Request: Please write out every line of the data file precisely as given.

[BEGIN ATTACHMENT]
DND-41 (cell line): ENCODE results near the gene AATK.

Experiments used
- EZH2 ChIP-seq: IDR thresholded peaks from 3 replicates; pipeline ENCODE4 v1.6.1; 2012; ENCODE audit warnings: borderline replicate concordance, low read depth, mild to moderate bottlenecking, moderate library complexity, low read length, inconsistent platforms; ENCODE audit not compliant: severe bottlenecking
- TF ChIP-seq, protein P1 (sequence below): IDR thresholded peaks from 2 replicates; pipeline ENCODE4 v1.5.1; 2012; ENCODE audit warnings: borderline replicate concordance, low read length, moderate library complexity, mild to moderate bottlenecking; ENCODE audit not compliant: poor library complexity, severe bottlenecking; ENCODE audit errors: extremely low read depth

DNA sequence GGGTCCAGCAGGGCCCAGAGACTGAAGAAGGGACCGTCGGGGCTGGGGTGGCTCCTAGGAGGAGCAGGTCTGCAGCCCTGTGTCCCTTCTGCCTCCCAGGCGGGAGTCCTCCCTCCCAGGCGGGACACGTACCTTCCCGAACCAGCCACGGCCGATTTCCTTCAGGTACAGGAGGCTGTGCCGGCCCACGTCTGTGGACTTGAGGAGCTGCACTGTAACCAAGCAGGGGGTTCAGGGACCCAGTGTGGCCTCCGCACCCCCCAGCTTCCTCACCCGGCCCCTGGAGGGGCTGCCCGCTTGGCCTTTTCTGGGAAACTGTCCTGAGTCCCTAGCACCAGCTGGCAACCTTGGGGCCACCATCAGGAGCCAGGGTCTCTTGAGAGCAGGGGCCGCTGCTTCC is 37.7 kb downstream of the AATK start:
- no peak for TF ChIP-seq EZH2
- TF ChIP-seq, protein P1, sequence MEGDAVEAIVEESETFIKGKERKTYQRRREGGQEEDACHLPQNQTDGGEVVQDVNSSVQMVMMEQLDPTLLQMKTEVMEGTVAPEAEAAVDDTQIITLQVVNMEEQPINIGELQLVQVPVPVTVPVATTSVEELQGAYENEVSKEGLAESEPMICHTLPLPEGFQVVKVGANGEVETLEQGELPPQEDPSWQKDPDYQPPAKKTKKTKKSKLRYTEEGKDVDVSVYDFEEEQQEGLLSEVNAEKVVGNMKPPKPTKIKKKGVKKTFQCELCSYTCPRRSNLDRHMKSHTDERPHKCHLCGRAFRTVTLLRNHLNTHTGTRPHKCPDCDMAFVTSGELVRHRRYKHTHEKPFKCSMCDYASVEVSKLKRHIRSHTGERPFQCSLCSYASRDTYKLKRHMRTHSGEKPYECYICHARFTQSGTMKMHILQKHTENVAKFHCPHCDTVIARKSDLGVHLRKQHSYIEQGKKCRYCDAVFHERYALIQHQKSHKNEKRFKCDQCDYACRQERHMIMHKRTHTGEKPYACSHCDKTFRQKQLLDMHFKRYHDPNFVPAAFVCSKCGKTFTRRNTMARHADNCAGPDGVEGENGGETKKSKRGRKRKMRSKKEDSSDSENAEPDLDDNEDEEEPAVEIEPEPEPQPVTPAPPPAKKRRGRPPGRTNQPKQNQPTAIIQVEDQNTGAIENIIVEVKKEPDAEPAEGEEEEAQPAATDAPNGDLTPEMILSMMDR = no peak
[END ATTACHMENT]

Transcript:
DND-41 (cell line): ENCODE results near the gene AATK.

Experiments used
- EZH2 ChIP-seq: IDR thresholded peaks from 3 replicates; pipeline ENCODE4 v1.6.1; 2012; ENCODE audit warnings: borderline replicate concordance, low read depth, mild to moderate bottlenecking, moderate library complexity, low read length, inconsistent platforms; ENCODE audit not compliant: severe bottlenecking
- TF ChIP-seq, protein P1 (sequence below): IDR thresholded peaks from 2 replicates; pipeline ENCODE4 v1.5.1; 2012; ENCODE audit warnings: borderline replicate concordance, low read length, moderate library complexity, mild to moderate bottlenecking; ENCODE audit not compliant: poor library complexity, severe bottlenecking; ENCODE audit errors: extremely low read depth

DNA sequence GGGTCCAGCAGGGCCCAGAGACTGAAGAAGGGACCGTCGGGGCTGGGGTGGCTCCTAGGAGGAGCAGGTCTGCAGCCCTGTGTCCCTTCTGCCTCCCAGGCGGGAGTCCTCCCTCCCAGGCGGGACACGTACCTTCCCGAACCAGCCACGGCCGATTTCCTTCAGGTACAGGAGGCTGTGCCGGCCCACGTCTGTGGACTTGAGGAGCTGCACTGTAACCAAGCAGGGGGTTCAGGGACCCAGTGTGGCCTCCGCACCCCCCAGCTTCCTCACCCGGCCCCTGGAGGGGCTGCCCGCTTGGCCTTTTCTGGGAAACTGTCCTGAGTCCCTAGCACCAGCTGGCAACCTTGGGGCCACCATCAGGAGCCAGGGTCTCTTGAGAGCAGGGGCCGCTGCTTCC is 37.7 kb downstream of the AATK start:
- no peak for TF ChIP-seq EZH2
- TF ChIP-seq, protein P1, sequence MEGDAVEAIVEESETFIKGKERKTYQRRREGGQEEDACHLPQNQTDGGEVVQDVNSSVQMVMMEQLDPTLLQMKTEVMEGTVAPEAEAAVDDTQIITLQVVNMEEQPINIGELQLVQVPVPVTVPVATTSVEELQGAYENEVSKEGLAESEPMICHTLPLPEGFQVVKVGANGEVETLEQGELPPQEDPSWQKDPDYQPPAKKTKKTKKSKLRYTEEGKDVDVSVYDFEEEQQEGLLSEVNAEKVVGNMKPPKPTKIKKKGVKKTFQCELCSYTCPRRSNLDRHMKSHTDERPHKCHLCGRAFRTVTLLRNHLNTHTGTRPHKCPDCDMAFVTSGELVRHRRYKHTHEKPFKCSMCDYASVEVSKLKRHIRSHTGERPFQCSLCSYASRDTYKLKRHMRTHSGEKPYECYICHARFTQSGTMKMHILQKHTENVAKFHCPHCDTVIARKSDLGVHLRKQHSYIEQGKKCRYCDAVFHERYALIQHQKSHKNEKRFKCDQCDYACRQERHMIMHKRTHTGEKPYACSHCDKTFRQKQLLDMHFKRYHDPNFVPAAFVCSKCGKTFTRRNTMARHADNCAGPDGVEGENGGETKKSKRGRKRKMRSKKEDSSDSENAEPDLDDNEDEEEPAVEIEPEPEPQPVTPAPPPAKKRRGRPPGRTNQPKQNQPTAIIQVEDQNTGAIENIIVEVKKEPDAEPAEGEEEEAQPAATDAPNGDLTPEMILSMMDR = no peak